Juanito continued to stare downward.
Joseph sat down beside him. “My father is dead, Juanito.”
“I am sorry, my friend.”
“But I want to talk about that, Juanito, because you are my friend. For myself I am not sorry, because my father is here.”
The dead are always here, señor. They never go away.”
“No”, Joseph said earnestly. “It is more than that. My father is in that tree. My father is that tree! It is silly, but I want to believe it. Can you talk to me a little Juanito? You were born here. Since I have come, since the first day, I have known that this land is full of ghosts.” No, that isn’t right. Ghosts are weak shadows of reality. What lives there is more real than we are. We are like ghosts of its reality. What is it, Juanito? Has my brain gone weak from being two months alone.”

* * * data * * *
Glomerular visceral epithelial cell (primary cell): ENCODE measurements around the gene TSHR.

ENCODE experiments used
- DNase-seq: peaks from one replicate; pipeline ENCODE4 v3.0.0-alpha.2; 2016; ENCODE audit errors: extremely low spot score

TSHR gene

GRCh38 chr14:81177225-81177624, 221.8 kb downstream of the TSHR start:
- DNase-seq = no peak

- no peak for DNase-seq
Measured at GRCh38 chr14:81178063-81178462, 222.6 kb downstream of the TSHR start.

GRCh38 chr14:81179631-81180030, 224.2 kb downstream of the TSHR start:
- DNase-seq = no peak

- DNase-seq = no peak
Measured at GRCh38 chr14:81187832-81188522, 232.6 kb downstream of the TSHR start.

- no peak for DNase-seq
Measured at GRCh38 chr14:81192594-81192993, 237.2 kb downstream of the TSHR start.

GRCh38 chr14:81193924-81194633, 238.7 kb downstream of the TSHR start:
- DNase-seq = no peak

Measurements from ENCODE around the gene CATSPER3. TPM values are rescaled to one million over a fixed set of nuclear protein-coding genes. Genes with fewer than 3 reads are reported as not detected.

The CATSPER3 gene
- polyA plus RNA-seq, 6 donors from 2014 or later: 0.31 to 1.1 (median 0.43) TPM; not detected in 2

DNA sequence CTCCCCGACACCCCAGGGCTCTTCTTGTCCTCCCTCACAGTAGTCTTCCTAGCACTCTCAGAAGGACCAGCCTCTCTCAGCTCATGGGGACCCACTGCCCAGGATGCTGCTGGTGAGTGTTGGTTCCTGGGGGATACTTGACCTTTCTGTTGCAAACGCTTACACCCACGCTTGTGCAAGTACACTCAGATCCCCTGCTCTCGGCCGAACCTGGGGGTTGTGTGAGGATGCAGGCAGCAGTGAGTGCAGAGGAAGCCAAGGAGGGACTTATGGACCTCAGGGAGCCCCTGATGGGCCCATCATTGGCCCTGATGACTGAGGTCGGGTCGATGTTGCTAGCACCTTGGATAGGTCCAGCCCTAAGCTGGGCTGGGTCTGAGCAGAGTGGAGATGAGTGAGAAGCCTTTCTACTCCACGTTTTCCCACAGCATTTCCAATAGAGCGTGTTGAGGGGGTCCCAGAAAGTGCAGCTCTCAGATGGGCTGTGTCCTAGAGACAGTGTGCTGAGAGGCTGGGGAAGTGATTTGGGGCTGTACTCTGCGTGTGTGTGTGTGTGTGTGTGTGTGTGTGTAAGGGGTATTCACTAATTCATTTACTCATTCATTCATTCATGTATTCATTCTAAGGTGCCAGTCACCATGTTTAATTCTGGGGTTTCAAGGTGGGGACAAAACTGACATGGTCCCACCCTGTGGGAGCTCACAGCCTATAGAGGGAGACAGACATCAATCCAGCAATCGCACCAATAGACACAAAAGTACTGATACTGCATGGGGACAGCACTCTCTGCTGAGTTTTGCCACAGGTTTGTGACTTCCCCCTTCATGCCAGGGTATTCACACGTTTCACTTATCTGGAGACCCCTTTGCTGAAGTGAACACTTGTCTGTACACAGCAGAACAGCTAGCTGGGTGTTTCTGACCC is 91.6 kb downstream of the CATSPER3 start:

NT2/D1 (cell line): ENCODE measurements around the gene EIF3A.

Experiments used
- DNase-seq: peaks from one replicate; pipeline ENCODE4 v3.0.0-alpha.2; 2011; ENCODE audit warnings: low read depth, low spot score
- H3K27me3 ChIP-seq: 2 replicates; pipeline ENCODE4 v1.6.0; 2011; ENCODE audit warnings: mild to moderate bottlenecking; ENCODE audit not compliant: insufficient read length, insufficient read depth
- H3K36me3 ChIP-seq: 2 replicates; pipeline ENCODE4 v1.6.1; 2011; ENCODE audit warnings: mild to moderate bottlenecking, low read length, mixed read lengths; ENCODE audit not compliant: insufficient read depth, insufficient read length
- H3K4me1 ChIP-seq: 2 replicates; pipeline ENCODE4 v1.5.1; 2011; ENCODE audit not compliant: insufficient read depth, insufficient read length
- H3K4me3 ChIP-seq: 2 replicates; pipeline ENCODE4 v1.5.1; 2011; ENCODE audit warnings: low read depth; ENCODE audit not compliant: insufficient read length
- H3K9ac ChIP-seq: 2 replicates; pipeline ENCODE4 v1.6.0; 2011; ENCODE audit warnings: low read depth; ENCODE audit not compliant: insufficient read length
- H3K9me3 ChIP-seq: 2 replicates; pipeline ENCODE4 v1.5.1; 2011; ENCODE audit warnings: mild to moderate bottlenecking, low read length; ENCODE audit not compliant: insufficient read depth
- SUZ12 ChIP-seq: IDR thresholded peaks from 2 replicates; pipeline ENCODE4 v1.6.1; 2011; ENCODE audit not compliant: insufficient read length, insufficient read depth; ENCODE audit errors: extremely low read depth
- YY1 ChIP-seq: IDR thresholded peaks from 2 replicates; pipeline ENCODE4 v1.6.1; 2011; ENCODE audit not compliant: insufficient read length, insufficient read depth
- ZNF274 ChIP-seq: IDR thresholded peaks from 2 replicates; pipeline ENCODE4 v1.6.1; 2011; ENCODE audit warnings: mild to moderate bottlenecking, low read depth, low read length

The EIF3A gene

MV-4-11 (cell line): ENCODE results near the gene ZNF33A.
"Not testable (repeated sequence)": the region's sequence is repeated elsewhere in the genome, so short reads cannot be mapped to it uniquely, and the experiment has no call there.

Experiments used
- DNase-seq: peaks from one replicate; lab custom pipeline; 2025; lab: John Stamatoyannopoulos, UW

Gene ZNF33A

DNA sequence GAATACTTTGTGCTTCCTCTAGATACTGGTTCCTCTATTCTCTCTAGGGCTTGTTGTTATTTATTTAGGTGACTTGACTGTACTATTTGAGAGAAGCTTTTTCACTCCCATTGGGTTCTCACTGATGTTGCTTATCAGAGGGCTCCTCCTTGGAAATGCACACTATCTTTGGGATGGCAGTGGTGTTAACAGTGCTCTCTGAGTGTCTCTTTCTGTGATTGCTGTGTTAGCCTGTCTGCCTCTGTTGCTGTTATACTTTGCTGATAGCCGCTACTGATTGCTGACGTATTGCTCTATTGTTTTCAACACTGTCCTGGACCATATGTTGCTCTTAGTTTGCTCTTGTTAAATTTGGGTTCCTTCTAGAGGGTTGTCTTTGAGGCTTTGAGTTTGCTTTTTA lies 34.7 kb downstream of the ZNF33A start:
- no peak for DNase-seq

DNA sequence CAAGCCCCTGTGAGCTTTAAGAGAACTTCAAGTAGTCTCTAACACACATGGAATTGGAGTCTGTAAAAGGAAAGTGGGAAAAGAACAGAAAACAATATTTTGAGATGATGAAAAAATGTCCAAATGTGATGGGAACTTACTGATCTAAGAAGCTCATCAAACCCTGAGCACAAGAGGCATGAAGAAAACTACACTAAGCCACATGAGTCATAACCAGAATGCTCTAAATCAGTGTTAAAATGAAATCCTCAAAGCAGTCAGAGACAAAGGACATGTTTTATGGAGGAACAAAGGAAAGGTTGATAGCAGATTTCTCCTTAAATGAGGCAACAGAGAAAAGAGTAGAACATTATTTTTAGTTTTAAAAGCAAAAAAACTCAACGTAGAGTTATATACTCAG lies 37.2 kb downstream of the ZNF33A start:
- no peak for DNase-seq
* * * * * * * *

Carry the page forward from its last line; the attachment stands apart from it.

“The dead, they never go away”, Juanito repeated. Then he looked straight ahead with a light of great tragedy in his eyes. “I lied to you, señor. I am not Castillian. My mother was Indian and she taught me things.”
“What things?”, Joseph demanded.
Father Angelo would not like it. My mother said how the earth is our mother, and how everything that lives has life from the mother and goes back into the mother. When I remember, señor, and when I know I believe these things, because I see them and hear them, then I know I am not Castillian nor caballero. I am Indio.”
“But I am not Indian, Juanito, and now I seem to see it.”
Juanito looked up gratefully and then dropped his eyes, and the men stared at the ground. Joseph wondered why he did not try to escape from the power that was seizing upon him.
After time Joseph raised his eyes to the oak and to the house-frame beside it. “In the it doesn’t matter, he said.
(John Steinbeck, To a God Unknown, London, Gorgi Books, 1969, p. 27-28).